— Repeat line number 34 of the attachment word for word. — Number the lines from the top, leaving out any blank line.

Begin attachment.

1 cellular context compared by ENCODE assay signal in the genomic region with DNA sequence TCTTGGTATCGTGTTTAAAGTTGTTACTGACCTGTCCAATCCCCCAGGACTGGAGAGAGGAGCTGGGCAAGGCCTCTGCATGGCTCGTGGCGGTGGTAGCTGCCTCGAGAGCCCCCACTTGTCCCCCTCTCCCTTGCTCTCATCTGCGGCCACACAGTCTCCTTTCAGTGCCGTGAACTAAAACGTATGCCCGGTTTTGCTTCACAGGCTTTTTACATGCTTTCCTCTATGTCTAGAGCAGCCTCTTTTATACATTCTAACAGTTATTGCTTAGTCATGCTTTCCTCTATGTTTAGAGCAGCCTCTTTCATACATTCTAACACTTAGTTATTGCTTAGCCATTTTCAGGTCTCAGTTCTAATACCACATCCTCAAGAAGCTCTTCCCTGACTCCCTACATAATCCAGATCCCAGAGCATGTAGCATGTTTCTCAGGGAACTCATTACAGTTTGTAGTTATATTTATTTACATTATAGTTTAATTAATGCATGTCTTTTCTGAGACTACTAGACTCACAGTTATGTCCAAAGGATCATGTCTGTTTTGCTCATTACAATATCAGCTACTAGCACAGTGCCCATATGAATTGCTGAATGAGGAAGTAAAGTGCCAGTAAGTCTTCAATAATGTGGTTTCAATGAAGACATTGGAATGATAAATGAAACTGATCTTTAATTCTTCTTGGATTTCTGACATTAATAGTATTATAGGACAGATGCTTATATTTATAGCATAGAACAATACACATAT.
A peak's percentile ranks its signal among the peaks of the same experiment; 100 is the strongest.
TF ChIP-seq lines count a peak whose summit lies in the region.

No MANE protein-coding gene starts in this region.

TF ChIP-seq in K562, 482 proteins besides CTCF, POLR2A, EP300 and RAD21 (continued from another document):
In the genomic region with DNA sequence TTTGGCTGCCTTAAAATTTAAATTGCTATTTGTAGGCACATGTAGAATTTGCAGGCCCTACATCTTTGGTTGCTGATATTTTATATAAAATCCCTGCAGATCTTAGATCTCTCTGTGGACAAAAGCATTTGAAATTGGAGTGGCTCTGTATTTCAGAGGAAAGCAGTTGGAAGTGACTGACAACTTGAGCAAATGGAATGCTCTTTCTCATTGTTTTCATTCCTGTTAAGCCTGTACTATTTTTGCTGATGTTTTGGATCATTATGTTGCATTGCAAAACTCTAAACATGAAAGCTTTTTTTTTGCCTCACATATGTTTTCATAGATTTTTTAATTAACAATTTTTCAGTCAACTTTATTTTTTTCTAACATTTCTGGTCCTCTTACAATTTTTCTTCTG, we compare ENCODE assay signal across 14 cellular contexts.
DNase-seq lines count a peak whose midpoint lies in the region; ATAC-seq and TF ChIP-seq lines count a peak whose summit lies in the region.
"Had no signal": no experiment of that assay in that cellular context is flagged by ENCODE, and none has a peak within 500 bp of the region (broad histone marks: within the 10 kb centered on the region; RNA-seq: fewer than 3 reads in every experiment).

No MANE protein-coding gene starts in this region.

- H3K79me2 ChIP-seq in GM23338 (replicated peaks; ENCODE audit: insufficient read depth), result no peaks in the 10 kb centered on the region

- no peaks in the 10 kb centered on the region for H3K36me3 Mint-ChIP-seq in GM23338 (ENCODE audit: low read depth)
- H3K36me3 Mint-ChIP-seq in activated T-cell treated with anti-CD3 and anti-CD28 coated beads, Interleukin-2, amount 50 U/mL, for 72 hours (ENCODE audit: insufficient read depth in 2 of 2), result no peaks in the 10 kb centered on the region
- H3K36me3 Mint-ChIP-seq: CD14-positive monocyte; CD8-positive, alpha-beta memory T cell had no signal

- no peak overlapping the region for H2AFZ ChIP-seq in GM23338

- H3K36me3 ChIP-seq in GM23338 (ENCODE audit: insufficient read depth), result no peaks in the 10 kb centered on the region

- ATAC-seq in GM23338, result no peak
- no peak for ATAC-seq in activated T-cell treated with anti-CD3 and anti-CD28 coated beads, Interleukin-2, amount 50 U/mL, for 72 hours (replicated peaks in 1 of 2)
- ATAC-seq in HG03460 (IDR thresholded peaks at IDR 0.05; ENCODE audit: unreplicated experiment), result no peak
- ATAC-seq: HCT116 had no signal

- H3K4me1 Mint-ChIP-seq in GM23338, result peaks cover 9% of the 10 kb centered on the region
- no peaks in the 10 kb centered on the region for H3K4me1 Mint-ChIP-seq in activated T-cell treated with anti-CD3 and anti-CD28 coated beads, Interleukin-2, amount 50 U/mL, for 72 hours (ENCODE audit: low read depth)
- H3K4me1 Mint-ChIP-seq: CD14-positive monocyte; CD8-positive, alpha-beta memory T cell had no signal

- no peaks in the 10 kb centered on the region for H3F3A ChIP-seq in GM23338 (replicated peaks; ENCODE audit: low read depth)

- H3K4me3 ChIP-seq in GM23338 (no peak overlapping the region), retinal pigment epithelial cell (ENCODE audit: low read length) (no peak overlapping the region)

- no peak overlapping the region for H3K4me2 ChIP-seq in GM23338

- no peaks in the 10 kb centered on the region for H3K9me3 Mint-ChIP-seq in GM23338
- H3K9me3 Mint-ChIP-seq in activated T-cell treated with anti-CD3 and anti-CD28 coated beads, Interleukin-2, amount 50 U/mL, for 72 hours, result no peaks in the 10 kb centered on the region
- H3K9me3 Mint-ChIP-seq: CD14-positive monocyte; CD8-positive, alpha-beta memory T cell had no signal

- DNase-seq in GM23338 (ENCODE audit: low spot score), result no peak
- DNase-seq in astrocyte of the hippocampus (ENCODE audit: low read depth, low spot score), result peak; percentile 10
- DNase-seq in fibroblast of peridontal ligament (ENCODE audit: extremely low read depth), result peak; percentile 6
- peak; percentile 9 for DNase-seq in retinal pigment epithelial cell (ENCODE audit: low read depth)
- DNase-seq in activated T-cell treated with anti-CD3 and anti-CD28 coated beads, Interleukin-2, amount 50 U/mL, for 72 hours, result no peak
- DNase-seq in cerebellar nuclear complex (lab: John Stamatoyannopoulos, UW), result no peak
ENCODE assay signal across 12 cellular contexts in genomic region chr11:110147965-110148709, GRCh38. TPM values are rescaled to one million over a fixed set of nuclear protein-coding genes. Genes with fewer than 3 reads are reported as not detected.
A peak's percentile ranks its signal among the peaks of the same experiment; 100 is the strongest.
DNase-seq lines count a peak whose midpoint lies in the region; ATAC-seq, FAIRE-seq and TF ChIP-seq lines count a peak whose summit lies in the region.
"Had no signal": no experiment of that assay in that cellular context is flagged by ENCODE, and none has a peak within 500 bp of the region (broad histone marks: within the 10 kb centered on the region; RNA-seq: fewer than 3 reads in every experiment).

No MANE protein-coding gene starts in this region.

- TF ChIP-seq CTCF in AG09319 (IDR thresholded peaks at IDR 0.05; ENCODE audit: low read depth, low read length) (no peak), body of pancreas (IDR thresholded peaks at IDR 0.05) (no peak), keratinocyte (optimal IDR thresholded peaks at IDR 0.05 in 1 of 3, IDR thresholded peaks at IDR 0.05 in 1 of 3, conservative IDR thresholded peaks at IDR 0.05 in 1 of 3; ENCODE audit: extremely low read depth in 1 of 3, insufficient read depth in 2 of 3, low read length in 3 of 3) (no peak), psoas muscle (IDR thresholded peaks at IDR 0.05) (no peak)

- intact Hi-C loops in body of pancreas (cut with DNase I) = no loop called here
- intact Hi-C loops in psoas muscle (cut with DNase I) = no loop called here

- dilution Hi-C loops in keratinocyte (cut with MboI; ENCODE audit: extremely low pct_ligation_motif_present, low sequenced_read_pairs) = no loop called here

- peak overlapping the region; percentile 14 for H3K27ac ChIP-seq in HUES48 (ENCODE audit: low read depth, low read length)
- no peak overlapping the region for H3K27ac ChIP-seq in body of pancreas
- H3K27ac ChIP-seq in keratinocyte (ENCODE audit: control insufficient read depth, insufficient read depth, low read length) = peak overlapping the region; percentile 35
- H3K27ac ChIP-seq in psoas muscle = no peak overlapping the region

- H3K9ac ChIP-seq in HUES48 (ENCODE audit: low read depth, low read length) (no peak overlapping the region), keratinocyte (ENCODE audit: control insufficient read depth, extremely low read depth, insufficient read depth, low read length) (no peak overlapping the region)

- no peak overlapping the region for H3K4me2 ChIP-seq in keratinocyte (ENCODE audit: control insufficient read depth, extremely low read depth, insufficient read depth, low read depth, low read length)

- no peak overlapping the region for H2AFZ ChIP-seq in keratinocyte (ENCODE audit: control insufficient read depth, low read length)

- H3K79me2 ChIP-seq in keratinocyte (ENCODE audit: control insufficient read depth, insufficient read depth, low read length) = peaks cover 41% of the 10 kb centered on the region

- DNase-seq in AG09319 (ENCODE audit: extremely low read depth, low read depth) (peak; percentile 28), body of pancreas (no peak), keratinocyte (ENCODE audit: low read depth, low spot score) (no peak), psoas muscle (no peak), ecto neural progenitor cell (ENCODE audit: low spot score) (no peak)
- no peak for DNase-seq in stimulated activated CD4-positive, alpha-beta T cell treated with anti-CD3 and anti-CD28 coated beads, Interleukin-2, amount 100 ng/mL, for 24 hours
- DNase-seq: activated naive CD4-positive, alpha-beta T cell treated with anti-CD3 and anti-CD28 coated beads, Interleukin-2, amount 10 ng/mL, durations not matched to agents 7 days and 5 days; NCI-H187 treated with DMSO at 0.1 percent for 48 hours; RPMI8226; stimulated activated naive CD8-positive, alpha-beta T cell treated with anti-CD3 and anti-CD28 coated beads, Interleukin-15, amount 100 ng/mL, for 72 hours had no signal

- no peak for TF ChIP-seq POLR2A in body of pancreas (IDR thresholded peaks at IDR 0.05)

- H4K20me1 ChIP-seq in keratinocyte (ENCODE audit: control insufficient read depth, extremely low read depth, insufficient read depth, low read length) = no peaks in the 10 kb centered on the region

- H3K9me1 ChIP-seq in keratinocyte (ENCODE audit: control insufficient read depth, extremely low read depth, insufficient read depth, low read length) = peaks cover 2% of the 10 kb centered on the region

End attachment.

- DNase-seq in cerebellar nuclear complex (lab: John Stamatoyannopoulos, UW), result no peak